Tuesday, June 9, 2009

Indiana Pension Fund Stands Up for Bondholders' Rights

In what might end up being a stunning blow to Obama's constant efforts to annihilate the concept of individual rights, the Supreme Court has put a stay on Chrysler's sale to Italian car maker Fiat. The suit was brought by Indiana pension funds, major Chrysler bondholders, who are claiming that the Administration's orchestrated bankruptcy plan for Chrysler elevates junior debtholders above secured, senior debtholders. This claim is quite true.

The Obamanons have been involved in a systematic reorganization of justice in this country, whereby the deserving subsidize the undeserving. If you saved money and didn't go into reckless debt, sorry. Obama's upping your credit card fees and your mortgage rates so that deadbeats aren't "unfairly" punished in debt markets. Did you run your business well over the past decade, building goodwill and a reputation for sound business practices? New regulations will make sure that your claim to any strategic advantage over your competitors is wiped out, and by the way, you need to take government money so your faltering competitors won't look bad to the capital markets.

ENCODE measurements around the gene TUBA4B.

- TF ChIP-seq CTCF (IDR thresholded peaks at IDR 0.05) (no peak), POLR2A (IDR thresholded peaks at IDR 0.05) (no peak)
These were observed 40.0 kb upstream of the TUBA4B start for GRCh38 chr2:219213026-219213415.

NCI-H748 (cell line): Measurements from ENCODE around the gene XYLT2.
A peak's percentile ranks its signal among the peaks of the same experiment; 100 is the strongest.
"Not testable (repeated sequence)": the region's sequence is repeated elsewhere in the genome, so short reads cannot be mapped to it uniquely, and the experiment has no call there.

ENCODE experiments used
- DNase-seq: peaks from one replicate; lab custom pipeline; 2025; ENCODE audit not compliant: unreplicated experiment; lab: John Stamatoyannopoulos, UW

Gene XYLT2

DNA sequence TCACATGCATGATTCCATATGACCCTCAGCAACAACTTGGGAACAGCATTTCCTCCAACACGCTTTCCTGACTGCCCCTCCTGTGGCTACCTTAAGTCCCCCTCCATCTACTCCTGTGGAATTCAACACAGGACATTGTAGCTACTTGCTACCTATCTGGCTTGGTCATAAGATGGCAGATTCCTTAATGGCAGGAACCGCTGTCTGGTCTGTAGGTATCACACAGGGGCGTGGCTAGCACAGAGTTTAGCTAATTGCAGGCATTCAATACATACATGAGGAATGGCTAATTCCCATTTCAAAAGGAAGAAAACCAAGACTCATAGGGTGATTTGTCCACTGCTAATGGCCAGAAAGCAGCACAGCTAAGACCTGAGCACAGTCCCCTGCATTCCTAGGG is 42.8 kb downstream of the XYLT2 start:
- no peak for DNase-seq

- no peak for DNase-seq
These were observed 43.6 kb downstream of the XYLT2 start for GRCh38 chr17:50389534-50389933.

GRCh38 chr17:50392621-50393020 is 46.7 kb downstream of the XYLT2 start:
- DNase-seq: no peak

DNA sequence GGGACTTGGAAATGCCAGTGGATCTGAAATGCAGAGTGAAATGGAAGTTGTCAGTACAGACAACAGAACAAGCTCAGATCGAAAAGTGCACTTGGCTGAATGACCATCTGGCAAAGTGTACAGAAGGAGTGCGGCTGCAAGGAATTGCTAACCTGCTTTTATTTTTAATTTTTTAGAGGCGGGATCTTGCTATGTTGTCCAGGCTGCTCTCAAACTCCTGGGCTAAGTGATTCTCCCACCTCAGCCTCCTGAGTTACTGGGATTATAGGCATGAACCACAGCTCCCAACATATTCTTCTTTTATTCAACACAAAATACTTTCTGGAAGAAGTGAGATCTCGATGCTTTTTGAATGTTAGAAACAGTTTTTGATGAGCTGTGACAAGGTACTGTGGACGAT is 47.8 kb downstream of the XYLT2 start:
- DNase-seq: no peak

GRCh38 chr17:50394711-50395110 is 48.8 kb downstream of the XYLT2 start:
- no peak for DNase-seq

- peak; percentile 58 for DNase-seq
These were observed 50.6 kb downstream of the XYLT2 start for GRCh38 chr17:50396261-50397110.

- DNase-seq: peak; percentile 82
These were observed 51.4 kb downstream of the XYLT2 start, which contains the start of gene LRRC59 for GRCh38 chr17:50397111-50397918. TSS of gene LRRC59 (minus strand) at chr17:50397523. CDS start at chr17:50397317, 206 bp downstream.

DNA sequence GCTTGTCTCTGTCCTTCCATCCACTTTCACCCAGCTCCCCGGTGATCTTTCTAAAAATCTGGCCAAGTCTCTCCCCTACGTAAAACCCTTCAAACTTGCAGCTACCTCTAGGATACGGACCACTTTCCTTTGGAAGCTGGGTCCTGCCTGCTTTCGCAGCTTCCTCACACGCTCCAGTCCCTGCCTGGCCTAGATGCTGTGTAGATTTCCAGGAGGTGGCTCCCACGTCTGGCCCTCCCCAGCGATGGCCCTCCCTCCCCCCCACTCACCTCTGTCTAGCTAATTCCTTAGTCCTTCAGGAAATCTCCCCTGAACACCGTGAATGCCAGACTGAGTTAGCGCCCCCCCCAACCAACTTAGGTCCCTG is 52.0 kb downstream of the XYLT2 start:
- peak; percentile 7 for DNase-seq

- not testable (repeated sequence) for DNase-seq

Hopefully, the Supreme Court will rule that the Chrysler deal is invalid, and Chrysler is liquidated, rewarding senior debtholders first, as any minimal recognition of property rights demands. Encouraging is the penion funds' lawyer commenting that GM bondholders have contacted him about working on a similar suit for them. Hopefully, both groups will get the bankruptcy proceedings they merit as debtholders, and not the pandering backroom dealing we've come to expect from His Majesty.

Update 6/10: The Supreme Court gave the Chrylser sale the go-ahead. So much for bondholder justice.

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